Wednesday, October 30, 2019

Daily Thought For October 30, 2019

Life Is Short ⏤ Live It Well

Oh, how precious time is! Blessed are those who know how to make good use of it. Oh, if only all could understand how precious time is, undoubtedly everyone would do his best to spend it in a praiseworthy manner!

St. Pio of Pietrelcina

Monday, October 28, 2019

Daily Thought For October 28, 2019

Never Alone

"Do not be discouraged when you go through suffering, especially when you go through persecution for the sake of Christ, as the Beatitudes tell us. We were persecuted for giving food to the hungry. At times, I felt like God was far away, but my experience shows that God is never far from us. My faith is strengthened. I have found freedom in Christ. God is never far from us. He is ready to free us in every situation.”

Fr. Jude Thaddeus Langeh, CMF 
(excerpt from testimony from Renewal Ministries November Newsletter. Fr. Langeh was kidnapped and tortured in Cameroon. He went through Unbound prayer ministry.)

FR. JUDE THADDEUS LANGEH, CMF

Saturday, October 26, 2019

Daily Thought For October 26, 2019

Amazing Love!

Consider God's charity. Where else have we ever seen someone who has been offended voluntarily paying out his life for those who have offended him?

St. Catherine of Siena

Friday, October 25, 2019

Daily Thought For October 25, 2019

Simplify My Life

"Jesus, help me to simplify my life by learning what you want me to be – and becoming that person.” 

St. Thérèse of Lisieux

Wednesday, October 16, 2019

Daily Thought For October 16, 2019

The Holy Spirit Brings Confidence

A noble and delicate soul, even the most simple, but one of delicate sensibilities, sees God in everything, finds Him everywhere, and knows how to find Him in even the most hidden things. It finds all things important, it highly appreciates all things, it thanks God for all things, it draws profit for the soul from all things, and it gives all glory to God. It places its trust in God and is not confused when the time of ordeals comes. It knows that God is always the best of Fathers and makes little of human opinion. It follows faithfully the faintest breath of the Holy Spirit; it rejoices in this Spiritual Guest and holds onto Him like a child to its mother. Where other souls come to a standstill and fear, this soul passes on without fear or difficulty.  

St. Faustina Kowalska Diary of St. Faustina, 148

Saturday, October 12, 2019

Daily Thought For October 12, 2019

The Nature of Christian Worship

Accordingly, the nature of Christian worship does not consist in the surrender of things or in any kind of destruction, an idea that has continually recurred since the sixteenth century in theories about the sacrifice of the Mass. According to these theories God’s sovereignty over all had to be recognized in this fashion. All these laborious efforts of thought are simply overtaken by the event of Christ and its biblical explanation. Christian worship consists in the absoluteness of love, as it could only be poured out by the one in whom God’s own love had become human love; and it consists in the new form of representation included in this love, namely, that he stood for us and that we let ourselves be taken over by him. So it means that we can put aside our own attempts at justification, which at bottom are only excuses and range us against each other—-just as Adam’s attempt at justification was an excuse, a pushing of the guilt onto the other, indeed, in the last analysis, an attempt to accuse God himself: “The woman whom you gave to be with me, she gave me fruit of the tree” (Gen 3:12). It demands that, instead of indulging in the destructive rivalry of self-justification, we accept the gift of the love of Jesus Christ, who “stands in” for us, allow ourselves to be united in it, and thus become worshippers with him and in him.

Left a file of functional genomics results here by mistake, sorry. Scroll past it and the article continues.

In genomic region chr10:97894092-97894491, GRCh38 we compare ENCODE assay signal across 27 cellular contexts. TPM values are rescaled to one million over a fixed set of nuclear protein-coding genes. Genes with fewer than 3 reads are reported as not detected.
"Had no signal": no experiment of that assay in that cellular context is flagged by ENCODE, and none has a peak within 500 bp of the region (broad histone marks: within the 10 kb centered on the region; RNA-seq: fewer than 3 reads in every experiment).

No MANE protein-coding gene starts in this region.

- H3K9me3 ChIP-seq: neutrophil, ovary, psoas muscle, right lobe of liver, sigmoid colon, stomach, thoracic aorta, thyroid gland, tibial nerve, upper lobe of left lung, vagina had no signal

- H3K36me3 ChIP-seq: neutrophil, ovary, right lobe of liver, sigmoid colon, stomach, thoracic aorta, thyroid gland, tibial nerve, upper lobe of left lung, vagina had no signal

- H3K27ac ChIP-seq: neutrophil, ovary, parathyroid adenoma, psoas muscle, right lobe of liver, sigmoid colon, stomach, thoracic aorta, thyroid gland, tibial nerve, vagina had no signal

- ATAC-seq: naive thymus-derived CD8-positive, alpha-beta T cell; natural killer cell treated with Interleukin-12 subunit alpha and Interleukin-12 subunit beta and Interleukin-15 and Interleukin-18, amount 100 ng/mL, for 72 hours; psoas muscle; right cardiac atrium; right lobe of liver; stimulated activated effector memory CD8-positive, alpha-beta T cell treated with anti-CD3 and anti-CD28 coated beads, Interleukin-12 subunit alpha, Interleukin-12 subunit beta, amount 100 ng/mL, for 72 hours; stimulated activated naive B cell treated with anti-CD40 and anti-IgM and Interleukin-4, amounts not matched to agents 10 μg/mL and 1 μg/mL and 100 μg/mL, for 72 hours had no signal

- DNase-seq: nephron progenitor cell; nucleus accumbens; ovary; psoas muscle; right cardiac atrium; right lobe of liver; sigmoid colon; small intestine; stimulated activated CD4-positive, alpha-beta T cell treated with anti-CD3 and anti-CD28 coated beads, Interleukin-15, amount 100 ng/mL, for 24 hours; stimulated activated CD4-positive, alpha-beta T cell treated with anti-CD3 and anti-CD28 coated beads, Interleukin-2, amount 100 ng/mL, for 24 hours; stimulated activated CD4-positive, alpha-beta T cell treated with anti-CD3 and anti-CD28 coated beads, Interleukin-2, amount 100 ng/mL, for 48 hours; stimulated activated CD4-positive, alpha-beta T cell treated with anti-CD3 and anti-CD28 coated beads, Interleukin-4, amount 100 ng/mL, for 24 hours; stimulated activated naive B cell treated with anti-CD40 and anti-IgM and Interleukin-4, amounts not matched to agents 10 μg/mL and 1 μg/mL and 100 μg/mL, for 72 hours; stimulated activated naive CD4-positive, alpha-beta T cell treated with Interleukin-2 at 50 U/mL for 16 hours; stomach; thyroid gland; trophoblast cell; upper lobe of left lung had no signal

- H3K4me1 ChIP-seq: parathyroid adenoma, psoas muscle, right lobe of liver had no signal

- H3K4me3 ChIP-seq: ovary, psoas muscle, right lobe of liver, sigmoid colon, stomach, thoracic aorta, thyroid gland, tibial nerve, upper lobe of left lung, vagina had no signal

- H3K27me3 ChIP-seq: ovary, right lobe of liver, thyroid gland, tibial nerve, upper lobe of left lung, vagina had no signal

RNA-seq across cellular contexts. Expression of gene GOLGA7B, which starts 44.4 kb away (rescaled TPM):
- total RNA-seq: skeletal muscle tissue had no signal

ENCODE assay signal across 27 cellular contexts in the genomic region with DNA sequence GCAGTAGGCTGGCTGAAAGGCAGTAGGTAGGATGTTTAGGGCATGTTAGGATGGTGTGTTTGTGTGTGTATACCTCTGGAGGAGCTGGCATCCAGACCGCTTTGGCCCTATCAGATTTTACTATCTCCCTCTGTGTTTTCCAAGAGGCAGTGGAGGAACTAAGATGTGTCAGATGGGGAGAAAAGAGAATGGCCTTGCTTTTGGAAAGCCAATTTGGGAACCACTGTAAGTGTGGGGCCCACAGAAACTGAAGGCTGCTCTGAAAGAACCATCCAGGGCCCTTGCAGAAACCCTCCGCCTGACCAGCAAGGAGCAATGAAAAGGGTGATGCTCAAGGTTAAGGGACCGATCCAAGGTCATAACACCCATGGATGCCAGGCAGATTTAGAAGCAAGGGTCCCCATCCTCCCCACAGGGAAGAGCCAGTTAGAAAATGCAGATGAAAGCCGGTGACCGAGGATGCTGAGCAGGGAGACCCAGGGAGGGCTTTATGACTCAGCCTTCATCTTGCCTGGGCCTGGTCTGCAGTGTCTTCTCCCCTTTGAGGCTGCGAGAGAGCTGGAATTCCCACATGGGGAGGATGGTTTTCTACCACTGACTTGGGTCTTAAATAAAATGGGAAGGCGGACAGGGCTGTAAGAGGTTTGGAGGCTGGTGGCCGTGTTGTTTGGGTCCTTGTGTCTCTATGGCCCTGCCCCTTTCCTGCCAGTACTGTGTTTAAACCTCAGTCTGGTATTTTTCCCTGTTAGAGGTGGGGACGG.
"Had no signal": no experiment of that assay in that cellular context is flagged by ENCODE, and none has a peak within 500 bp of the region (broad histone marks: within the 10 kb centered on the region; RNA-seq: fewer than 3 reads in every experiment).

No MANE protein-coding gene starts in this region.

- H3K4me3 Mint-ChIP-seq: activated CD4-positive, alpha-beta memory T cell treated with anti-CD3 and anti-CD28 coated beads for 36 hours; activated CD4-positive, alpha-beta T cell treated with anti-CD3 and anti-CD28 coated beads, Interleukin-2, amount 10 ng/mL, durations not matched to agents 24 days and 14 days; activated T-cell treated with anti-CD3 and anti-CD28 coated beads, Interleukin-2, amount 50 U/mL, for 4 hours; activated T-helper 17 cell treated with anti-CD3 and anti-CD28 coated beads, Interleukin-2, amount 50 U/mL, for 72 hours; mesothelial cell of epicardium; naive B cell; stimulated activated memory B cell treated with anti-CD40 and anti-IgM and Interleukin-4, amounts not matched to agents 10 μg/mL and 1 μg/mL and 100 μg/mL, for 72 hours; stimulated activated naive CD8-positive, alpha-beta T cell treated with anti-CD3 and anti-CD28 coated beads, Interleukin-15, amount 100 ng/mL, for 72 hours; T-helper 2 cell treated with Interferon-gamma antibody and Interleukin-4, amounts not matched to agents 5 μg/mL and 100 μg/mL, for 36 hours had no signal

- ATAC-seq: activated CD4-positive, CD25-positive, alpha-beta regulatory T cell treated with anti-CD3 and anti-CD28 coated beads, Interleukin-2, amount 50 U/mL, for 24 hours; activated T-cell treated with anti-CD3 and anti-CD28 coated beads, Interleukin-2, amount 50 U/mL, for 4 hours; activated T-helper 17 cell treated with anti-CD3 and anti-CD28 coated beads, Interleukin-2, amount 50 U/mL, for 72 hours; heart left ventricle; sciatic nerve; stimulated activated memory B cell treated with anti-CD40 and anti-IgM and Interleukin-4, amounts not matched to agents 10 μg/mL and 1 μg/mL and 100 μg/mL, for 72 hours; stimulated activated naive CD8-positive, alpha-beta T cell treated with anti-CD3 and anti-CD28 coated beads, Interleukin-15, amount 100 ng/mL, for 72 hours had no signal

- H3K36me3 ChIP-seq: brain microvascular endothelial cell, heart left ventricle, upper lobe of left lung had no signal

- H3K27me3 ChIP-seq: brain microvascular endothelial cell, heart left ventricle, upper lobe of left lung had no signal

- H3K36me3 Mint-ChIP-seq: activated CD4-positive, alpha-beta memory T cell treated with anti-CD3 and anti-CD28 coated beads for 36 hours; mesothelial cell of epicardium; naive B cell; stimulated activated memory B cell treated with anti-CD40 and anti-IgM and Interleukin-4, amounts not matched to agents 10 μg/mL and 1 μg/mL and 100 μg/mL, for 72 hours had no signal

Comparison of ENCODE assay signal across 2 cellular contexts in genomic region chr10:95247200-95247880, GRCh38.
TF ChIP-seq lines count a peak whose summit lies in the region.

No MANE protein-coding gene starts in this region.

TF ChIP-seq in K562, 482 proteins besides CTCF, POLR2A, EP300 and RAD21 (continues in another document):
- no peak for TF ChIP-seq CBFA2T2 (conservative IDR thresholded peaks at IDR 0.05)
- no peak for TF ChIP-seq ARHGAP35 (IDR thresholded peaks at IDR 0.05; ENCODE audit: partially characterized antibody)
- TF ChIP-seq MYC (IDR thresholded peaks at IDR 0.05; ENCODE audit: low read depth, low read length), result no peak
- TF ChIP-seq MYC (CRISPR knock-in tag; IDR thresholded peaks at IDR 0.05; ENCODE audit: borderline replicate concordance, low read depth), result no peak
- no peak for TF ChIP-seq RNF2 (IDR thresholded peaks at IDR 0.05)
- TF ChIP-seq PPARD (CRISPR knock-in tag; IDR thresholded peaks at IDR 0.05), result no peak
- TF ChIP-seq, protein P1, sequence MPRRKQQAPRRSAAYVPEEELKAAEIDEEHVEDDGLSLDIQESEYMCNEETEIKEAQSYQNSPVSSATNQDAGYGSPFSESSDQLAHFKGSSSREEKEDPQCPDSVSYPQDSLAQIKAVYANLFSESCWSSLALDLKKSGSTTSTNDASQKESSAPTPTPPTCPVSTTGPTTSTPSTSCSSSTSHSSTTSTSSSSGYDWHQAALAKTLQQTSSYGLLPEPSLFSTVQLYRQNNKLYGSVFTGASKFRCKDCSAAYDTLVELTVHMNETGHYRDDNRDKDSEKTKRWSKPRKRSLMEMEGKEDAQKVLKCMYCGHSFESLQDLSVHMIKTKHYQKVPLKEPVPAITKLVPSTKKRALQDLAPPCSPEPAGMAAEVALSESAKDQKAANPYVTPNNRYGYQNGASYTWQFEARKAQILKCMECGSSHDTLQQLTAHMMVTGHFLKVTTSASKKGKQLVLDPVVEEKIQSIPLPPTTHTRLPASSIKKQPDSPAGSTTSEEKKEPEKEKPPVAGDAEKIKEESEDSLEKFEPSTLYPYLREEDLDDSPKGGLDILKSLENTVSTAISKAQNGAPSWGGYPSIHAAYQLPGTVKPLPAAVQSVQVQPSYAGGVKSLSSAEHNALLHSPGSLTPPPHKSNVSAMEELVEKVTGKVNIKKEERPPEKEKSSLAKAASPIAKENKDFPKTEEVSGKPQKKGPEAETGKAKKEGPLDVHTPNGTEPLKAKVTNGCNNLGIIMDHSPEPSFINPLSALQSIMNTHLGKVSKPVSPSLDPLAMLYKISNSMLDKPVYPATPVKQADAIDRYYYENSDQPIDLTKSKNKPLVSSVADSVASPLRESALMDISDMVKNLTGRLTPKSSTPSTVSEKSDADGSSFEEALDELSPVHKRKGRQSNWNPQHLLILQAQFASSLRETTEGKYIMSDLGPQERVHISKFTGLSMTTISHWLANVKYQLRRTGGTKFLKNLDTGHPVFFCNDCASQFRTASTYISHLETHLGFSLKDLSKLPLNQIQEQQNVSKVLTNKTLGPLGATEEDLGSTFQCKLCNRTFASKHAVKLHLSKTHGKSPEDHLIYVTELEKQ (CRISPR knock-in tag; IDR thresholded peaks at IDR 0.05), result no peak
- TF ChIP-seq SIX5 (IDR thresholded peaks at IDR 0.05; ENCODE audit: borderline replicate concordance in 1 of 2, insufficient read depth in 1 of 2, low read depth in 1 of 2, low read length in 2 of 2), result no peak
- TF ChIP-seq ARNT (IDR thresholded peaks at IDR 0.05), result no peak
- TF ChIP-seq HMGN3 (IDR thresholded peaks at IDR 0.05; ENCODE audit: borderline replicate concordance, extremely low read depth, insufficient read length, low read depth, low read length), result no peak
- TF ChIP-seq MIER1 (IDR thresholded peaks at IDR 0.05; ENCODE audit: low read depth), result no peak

Ratzinger, J. (2004). Introduction to Christianity (Revised Edition). (J. R. Foster, Trans.) (pp. 287–288). San Francisco: Ignatius Press.

Friday, October 11, 2019

Daily Thought For October 11, 2019

Reliance On Mercy

I live by the mercy of Jesus, to whom I owe everything and from whom I expect everything.


St. John XXIII

Wednesday, October 9, 2019

Daily Thought For October 9, 2019

All Things Work For Good

If the work of our sanctification presents us with difficulties that appear insurmountable, it is because we do not look at it in the right way. In reality, holiness consists in one thing alone, namely, fidelity to God's plan. And this fidelity is equally within everyone's capacity in both its active and passive exercise.

Jean-Pierre de Cassaude

Tuesday, October 8, 2019

Daily Thought For October 8, 2019

Seeing Through The Eyes Of Faith

The present moment is always full of infinite treasure. It contains far more than you can possibly grasp. Faith is the measure of its riches: what you find in the present moment is according to the measure of your faith. Love also is the measure: the more the heart loves, the more it rejoices in what God provides. The will of God presents itself at each moment like an immense ocean that the desire of your heart cannot empty; yet you will drink from that ocean according to your faith and love.

Jean-Pierre de Cassuade

Friday, October 4, 2019

Daily Thought For October 4, 2019

Rediscover The "Joy" of Mission!

In the parable we have heard, the Lord appears as a man who, before leaving on a journey, calls his servants and entrusts his property to them (cf. Mt 25:14). God has entrusted us with his greatest treasures: our own lives and the lives of others. He has entrusted any number of different gifts to each of us. These gifts, these talents, are not something to be stored in a safe; they are a true vocation: the Lord calls us to make our talents bear fruit, with boldness and creativity. God will ask us if we stepped forward and took risks, even losing face. This extraordinary Missionary Month should jolt us and motivate us to be active in doing good. Not notaries of faith and guardians of grace, but missionaries.